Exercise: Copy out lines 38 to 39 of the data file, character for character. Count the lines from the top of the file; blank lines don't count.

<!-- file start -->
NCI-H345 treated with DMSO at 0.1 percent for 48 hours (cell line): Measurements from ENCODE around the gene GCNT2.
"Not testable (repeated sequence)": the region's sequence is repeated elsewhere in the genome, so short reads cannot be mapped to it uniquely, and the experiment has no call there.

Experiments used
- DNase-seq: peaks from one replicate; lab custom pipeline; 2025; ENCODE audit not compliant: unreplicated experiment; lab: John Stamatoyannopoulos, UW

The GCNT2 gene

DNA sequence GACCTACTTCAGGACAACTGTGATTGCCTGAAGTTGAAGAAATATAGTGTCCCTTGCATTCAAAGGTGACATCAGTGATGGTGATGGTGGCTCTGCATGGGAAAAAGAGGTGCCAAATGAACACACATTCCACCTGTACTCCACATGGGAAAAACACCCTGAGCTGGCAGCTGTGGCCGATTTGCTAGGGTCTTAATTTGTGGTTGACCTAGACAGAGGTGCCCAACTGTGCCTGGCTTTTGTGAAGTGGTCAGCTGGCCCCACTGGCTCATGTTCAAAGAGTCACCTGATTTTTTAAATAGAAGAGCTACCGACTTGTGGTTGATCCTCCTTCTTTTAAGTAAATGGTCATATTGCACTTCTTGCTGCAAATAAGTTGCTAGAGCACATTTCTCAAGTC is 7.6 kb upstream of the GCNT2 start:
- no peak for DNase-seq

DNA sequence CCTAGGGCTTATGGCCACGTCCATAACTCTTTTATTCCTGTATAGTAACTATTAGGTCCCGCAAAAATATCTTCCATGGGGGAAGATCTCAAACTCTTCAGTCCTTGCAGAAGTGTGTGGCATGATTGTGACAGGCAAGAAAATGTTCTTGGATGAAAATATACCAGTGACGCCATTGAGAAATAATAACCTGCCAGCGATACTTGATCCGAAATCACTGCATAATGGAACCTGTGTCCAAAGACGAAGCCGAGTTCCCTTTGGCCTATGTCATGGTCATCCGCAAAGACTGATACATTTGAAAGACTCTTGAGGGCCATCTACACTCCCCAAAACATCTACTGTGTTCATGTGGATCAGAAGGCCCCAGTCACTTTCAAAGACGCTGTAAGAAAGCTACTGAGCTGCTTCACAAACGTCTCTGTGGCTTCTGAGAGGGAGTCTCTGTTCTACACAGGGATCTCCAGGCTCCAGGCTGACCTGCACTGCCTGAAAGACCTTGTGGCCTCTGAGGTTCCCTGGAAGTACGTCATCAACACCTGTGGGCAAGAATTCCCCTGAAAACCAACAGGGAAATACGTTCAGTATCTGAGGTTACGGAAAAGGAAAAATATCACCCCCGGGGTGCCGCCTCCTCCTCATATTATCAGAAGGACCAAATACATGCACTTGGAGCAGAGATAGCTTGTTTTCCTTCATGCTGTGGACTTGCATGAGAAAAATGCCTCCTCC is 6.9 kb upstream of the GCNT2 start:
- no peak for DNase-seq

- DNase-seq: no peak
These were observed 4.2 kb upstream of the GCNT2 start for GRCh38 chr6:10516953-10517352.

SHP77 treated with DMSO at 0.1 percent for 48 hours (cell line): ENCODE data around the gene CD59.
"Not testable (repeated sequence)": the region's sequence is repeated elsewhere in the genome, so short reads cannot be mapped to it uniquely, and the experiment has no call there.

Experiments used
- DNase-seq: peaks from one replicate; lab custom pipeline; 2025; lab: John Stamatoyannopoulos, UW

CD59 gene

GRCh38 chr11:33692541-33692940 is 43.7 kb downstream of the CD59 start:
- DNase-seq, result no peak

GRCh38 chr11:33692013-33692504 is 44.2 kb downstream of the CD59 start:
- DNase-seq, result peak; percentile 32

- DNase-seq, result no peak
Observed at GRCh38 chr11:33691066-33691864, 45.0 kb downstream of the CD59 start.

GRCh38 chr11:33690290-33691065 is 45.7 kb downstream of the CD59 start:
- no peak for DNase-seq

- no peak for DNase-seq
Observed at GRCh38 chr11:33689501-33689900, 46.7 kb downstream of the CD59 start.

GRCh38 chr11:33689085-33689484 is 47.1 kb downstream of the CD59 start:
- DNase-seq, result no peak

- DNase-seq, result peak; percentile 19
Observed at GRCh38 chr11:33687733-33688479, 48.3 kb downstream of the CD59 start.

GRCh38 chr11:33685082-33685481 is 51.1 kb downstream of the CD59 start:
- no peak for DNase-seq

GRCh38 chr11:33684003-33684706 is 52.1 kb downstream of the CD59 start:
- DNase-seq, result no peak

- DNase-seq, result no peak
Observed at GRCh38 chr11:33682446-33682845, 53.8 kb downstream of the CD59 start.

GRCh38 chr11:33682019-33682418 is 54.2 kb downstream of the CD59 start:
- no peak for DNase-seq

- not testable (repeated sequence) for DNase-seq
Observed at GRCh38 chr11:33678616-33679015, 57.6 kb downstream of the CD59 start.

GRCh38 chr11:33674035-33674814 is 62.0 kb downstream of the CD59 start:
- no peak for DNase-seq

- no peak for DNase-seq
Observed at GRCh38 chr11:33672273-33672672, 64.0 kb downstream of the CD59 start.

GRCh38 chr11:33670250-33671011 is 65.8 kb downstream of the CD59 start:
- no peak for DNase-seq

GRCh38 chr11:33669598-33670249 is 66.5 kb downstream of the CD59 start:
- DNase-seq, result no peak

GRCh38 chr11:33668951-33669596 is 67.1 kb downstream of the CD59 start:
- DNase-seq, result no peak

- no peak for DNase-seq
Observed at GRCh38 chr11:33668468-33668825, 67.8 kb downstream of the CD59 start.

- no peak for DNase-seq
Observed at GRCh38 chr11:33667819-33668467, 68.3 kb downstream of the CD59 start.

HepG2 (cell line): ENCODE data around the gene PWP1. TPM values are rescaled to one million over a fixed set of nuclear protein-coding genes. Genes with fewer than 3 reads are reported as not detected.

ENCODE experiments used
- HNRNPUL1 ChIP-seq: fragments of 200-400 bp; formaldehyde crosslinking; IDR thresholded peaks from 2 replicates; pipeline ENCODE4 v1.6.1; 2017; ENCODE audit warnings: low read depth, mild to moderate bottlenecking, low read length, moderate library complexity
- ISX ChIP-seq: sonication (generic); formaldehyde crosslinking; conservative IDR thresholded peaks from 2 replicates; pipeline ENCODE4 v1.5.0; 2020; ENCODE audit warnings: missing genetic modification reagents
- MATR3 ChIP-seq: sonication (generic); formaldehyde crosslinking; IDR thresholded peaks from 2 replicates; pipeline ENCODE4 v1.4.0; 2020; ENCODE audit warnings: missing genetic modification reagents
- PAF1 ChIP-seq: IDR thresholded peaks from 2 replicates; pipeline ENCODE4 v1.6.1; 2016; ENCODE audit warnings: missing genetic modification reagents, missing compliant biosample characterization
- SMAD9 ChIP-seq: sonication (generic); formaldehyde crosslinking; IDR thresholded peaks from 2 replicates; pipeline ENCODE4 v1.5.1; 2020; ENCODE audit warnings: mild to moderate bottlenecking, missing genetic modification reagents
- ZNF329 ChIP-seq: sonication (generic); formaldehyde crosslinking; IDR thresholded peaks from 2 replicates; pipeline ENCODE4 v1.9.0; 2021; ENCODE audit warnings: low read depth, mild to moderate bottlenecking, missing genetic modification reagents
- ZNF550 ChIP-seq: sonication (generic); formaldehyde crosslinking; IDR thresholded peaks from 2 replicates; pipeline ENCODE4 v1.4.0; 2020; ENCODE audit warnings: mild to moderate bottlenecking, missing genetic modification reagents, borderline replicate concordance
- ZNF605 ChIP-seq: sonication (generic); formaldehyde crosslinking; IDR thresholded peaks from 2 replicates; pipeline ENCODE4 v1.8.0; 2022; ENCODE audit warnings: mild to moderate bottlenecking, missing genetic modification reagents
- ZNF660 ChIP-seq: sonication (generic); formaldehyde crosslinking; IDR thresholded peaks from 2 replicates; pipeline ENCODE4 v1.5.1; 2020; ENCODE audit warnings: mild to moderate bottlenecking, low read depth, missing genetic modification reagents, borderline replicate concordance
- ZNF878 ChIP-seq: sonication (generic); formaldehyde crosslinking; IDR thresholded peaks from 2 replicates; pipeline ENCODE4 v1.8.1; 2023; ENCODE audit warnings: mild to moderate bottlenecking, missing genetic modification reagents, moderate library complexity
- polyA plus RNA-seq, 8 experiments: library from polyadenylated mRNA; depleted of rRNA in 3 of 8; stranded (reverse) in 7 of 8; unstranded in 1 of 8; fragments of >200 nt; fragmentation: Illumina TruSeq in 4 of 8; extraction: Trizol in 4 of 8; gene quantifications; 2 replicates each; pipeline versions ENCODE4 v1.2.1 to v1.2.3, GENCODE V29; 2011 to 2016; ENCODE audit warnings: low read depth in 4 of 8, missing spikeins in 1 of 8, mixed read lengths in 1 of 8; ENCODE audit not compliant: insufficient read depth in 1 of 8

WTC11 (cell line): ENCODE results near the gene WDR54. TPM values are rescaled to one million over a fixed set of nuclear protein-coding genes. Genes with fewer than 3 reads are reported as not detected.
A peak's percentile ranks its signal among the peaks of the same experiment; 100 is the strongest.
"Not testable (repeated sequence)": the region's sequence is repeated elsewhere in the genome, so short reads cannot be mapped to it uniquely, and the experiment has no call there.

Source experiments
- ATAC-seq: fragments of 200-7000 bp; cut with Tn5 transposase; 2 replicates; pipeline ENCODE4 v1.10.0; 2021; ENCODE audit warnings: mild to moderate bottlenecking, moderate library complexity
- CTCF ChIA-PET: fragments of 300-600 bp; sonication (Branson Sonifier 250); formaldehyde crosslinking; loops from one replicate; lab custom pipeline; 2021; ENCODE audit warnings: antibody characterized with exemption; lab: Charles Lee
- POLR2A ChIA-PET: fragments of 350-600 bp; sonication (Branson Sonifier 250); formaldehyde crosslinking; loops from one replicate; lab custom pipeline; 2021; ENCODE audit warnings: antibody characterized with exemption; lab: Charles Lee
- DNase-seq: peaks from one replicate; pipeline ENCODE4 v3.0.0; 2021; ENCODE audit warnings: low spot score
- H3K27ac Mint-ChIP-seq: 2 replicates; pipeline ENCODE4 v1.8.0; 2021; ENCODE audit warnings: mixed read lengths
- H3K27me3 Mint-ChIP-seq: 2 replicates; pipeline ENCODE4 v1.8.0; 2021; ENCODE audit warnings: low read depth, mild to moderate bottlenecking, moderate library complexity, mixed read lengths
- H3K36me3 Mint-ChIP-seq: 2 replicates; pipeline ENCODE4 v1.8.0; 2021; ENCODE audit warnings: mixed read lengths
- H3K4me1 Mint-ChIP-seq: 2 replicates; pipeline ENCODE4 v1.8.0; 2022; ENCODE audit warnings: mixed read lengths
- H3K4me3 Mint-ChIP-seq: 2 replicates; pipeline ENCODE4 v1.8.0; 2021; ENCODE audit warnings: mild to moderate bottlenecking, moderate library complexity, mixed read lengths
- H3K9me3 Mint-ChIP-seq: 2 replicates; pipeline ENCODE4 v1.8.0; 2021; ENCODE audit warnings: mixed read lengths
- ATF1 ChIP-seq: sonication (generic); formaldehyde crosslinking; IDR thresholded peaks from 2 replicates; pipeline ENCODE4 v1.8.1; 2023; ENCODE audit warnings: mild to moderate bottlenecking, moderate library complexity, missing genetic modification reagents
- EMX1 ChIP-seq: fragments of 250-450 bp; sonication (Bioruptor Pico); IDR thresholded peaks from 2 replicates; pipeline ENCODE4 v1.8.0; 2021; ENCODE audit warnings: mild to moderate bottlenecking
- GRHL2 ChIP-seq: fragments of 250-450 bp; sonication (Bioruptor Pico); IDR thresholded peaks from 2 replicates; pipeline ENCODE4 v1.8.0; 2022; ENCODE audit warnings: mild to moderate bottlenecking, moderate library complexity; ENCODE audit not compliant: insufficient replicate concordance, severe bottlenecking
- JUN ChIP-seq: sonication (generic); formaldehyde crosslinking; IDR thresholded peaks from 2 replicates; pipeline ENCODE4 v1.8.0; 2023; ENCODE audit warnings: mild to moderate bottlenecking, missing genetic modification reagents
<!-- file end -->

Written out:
- no peak for DNase-seq

- not testable (repeated sequence) for DNase-seq